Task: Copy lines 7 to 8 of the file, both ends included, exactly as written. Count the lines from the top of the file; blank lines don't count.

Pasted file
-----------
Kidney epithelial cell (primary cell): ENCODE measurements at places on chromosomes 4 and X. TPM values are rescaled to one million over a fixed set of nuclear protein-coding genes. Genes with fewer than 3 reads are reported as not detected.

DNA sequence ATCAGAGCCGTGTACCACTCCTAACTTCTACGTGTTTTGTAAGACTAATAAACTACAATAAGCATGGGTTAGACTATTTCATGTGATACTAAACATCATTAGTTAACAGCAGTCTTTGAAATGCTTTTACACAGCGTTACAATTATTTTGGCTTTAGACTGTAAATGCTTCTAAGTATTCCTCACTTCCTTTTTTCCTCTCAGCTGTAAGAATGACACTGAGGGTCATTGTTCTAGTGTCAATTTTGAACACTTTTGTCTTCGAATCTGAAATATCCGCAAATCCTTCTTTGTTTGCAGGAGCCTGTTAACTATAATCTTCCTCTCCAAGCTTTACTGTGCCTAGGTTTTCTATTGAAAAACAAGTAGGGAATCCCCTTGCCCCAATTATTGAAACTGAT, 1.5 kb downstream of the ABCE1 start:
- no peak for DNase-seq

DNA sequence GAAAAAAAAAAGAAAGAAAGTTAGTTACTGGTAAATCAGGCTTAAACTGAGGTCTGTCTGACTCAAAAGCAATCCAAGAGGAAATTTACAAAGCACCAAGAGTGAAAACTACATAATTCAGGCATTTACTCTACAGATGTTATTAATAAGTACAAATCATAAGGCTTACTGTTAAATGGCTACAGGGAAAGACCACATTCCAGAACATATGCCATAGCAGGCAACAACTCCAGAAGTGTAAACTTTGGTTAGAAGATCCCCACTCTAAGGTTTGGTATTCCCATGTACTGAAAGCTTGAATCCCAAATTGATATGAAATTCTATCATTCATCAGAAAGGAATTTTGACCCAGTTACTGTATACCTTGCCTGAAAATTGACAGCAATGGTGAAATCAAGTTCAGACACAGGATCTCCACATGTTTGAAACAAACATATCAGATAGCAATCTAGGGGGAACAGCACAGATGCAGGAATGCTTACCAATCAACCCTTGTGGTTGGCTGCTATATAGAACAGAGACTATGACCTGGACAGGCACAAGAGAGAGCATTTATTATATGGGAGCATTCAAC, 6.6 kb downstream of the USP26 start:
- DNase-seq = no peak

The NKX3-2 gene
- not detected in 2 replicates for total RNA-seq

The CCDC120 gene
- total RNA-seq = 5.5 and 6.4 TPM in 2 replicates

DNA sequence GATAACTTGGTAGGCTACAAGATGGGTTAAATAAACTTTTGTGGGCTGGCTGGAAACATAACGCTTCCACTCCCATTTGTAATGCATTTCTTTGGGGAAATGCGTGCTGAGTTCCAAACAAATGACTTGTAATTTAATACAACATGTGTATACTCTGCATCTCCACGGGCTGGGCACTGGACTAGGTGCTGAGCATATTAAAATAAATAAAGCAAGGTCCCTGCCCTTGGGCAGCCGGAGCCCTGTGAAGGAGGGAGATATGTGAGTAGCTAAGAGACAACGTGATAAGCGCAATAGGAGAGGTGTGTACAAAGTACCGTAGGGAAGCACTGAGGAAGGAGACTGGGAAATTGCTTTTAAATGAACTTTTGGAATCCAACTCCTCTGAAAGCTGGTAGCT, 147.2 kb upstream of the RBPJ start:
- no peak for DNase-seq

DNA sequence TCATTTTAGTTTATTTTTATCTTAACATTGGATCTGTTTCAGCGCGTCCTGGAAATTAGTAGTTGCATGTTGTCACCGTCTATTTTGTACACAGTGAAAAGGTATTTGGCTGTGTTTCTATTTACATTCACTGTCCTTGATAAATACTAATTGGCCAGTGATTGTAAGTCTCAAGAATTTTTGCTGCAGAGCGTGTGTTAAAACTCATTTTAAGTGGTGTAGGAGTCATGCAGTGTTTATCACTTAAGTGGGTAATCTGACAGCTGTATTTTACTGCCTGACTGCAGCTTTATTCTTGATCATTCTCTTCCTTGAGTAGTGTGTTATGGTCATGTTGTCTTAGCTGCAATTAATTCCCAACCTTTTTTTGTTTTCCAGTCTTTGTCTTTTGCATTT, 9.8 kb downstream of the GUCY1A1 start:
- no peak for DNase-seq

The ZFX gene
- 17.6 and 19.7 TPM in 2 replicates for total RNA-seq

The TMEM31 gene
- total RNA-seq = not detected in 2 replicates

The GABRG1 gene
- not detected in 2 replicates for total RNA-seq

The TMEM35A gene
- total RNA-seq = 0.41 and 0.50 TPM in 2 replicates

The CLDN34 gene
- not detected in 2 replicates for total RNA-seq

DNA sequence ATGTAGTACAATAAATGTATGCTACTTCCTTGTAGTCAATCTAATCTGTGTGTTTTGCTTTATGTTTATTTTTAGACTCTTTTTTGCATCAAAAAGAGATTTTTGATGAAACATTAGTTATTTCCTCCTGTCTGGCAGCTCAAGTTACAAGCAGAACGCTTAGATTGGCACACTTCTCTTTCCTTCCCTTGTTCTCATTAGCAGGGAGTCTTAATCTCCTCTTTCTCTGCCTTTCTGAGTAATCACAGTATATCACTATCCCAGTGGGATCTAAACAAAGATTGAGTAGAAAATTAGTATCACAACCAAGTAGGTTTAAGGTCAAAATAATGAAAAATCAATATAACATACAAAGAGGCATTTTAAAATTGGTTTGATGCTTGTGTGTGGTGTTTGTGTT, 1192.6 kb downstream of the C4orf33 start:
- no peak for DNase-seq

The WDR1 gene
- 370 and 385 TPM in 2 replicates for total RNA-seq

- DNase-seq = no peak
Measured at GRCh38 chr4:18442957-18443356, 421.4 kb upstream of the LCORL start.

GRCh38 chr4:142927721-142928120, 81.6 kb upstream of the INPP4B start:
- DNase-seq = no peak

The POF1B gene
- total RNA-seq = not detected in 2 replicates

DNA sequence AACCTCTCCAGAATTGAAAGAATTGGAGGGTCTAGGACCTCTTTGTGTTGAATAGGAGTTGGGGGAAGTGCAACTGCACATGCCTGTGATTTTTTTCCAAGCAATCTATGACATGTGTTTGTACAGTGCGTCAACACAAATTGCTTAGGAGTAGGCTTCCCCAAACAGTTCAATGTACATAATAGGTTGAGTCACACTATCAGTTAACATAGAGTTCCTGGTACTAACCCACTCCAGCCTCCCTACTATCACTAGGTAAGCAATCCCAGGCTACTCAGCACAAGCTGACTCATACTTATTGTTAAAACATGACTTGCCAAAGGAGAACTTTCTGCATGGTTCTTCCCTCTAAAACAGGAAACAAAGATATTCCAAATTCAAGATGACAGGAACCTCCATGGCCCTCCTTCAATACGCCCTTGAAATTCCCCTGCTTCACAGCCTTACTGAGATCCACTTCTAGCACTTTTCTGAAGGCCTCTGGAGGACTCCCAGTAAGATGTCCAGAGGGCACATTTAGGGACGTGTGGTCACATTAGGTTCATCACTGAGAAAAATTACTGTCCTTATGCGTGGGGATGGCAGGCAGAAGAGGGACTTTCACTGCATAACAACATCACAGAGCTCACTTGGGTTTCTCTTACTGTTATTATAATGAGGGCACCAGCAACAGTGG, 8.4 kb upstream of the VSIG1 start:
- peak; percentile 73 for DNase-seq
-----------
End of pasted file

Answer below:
- not detected in 2 replicates for total RNA-seq

The CCDC120 gene